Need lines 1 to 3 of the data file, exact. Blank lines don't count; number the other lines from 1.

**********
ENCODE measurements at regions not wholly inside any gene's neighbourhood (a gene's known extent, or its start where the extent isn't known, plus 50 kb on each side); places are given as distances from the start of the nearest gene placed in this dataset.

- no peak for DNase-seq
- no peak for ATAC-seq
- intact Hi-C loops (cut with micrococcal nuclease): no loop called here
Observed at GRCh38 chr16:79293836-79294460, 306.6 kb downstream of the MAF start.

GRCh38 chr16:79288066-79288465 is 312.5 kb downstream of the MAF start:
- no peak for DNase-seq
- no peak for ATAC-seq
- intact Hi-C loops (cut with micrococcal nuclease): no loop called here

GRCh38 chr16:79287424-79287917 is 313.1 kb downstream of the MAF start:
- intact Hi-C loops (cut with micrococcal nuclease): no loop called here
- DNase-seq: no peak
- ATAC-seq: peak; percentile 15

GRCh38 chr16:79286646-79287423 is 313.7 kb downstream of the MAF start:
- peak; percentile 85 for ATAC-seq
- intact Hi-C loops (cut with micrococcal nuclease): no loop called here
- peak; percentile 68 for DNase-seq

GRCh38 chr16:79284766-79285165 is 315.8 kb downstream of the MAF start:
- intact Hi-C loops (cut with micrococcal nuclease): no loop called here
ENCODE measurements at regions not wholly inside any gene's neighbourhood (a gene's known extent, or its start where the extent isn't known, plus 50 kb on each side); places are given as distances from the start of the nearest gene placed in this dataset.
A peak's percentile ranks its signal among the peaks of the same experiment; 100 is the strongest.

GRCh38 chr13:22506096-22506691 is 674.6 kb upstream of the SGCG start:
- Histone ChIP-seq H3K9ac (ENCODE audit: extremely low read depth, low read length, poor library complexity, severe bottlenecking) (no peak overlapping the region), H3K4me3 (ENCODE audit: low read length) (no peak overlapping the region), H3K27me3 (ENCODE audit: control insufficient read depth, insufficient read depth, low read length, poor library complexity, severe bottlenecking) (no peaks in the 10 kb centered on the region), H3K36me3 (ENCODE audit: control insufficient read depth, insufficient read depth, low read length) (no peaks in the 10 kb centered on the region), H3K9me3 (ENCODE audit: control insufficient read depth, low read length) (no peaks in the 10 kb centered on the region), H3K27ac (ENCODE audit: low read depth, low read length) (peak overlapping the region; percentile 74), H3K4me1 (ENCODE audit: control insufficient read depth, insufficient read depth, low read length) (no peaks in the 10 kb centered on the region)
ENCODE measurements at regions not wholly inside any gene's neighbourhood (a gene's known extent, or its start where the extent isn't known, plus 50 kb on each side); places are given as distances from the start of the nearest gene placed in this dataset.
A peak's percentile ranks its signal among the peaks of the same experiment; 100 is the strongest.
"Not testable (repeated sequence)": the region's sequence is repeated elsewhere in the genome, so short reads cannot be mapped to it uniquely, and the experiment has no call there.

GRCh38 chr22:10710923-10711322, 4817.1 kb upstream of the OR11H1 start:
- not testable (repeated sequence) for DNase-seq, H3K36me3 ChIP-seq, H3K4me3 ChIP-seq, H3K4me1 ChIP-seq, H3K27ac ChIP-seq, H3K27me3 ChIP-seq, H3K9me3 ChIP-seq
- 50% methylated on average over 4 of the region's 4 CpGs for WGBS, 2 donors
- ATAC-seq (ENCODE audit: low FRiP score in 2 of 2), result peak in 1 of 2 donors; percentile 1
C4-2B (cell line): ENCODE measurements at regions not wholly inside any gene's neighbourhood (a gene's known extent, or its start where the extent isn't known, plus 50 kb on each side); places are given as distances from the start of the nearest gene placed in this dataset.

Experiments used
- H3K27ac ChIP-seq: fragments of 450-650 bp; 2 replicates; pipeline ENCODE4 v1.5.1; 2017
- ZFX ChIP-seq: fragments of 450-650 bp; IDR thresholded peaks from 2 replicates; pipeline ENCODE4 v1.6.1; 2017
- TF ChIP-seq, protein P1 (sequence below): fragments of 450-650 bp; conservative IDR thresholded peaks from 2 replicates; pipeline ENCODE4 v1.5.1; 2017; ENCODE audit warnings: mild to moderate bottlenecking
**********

ENCODE measurements at regions not wholly inside any gene's neighbourhood (a gene's known extent, or its start where the extent isn't known, plus 50 kb on each side); places are given as distances from the start of the nearest gene placed in this dataset.

- no peak for DNase-seq
- no peak for ATAC-seq